Like summer.

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A good rain cloud has settled in over the landscape this morning, giving everything a nice cool down and a much needed drink.

The frogs and tomatoes in my garden will be happy for it. My sprinkler and I have been playing the part of the rain cloud for the past couple weeks, so we’re all happy to see the real thing show up.

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I can’t believe we’re in approaching the middle of August, the month the kids go back to school. The month that turns the green grass and the wheat gold,  the month that reminds us that summer is almost over.

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I’m getting the hint, like I do every summer that seems to stretch out ahead of me like an endless dream of sun soaking, berry picking, garden growing, lake swimming heaven, until I blink and find myself in August.

So every chance I get these days, I take the dogs and my belly and we go out poking around.

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Because I want to absorb this green into my skin. I want to remember the scratch of the grass on my bare legs and the smell of hay being cut in the fields when winter comes to wrap us in a cold blanket.

In the past years of course I would do much more of this on the back of my horse, but this year I have stayed on foot, not wanting to risk a fall. The circumstances too precious.

So I’ve spent this summer on my own to feet.

And next summer two new chubby feet will join the team.

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Last night I had a dream that I was finally holding this baby.

I keep having dreams that she’s here.

Or he’s here.

And in these dreams she grows up fast, from birth to talking and walking in the course of a day and I wonder where that tiny baby went.

I think, “don’t they stay little for longer?”

And then I wake up and find myself in my bed, my belly still full with a tiny, moving, growing human that I dreamed of but haven’t met yet, a new life stretching out in front of me like an endless dream.

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A new life stretching out in front of me…like summer.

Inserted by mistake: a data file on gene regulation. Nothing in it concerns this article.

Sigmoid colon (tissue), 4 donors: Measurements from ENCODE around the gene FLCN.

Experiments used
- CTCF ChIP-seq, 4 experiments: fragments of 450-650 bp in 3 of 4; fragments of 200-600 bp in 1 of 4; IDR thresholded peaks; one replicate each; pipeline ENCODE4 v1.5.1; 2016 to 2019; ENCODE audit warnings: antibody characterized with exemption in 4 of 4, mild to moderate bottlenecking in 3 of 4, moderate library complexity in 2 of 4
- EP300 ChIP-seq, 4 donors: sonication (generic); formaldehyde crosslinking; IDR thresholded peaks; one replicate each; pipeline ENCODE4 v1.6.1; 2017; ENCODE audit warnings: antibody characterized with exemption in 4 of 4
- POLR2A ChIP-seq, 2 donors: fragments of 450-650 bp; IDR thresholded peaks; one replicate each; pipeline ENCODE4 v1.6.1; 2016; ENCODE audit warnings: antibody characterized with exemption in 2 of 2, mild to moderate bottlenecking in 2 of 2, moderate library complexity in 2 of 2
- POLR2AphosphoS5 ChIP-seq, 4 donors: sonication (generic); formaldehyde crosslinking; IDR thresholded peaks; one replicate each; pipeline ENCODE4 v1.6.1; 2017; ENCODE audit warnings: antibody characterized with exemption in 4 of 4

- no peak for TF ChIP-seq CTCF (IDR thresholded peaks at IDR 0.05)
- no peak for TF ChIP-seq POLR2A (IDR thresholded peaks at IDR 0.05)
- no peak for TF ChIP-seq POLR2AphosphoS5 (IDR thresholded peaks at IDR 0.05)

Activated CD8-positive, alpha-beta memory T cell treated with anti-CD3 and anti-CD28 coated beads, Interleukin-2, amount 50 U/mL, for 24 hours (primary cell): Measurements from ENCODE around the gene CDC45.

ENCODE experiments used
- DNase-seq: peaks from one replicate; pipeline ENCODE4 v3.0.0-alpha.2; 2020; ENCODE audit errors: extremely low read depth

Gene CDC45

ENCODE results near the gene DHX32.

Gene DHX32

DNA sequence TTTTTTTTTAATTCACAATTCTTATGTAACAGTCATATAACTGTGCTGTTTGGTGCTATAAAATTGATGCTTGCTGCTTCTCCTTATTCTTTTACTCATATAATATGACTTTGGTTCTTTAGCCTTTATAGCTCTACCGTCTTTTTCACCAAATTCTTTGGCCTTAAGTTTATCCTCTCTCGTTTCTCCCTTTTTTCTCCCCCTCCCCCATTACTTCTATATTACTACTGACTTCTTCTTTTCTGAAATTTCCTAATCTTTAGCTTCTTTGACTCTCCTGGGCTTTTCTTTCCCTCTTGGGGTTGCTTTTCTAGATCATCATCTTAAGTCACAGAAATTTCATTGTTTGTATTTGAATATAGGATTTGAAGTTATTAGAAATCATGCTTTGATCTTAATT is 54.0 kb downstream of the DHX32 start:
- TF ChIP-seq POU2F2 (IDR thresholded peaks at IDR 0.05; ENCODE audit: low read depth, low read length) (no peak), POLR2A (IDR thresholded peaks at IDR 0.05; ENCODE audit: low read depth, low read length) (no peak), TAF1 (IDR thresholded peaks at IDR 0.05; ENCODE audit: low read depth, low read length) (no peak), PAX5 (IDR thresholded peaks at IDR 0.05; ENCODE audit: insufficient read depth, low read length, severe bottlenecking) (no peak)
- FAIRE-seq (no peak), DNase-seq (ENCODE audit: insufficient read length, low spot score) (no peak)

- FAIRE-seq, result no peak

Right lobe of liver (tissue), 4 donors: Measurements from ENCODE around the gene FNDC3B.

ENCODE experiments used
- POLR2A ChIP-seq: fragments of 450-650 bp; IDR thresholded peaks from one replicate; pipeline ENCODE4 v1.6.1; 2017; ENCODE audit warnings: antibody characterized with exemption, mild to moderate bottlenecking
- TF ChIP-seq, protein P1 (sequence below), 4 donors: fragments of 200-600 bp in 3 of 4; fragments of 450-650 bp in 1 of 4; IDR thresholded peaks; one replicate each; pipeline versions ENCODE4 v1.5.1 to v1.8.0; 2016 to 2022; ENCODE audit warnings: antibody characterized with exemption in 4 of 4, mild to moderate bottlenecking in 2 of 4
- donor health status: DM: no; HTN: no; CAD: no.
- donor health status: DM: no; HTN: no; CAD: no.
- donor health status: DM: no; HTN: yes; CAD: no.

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Turning to the hills…


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The summer has never looked better around here. Despite the crazy months that lead up to late June, I have taken a moment or two to admire how the grass is growing and how happy the cattle look out there munching away.

It’s funny to think that, if everything turns out according to plan, after all of these years, this will be the last summer of my life spent walking these hills with the little voice of worry and wonder about what we should do to make ourselves a family.

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Since I was just a little girl, I’ve always taken to these hills to work things out, to be alone, to take a moment, to breathe. The first sixteen years of my life in these coulees were spent wandering and creating and singing and dreaming of what life would be like when I grew up and got a chance to work things out on my own.

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In between then and now I spent my time visiting these hills, riding and admiring and remembering and saying “we’ll be back someday,” and then packing the car to leave again.

And in those between years, when we were juggling new jobs and new houses, learning what it means to be an adult and losing hope for the family we were trying to make, when it didn’t work out, I found my way home to these hills to cry and ask why.

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Besides on the shoulder of my husband, these hills are the only place I’ve truly allowed myself to wail.

Because no one can hear you when you’re out here alone.

And the trees don’t have ears to wonder about those sorts of things.

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When we finally found our way here for good, five years ago this summer, a period of time that seems so long and so short all at once, I walked these hills with many moods and agendas on my shoulders…to get my butt in shape, to work out a new career plan or creative project, to train the dog, to shoot photos of wildflowers, to check the horses in the field in the winter, to get the creative juices flowing, to ward off a bad mood, to scream at the top of my lungs or to just breathe.

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Not once in the last seven years have I walked these hills without the quiet voice in the back of my mind that wondered about all those unborn babies…and the ones that might make it to this earth to be ours and grow up in these hills like we planned it.

And so I don’t really know what to do with the news that perhaps, this time, the dream might come true.

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That we found a doctor and the doctor found a problem and two little white pills fixed it and now I have a belly that makes it so I can’t button my pants and a due date that makes it so I can’t schedule shows into the winter and a house full of stuff we’ve accumulated during nine years of marriage and not one closet open or one room cleared out for another human, no matter how much we hoped to plan for this one day.

Because despite the hope, we just kept living, filling those closets and filling our lives with work and things and people we love, because that’s what you do when plans don’t work out, you just keep living the best way you know how.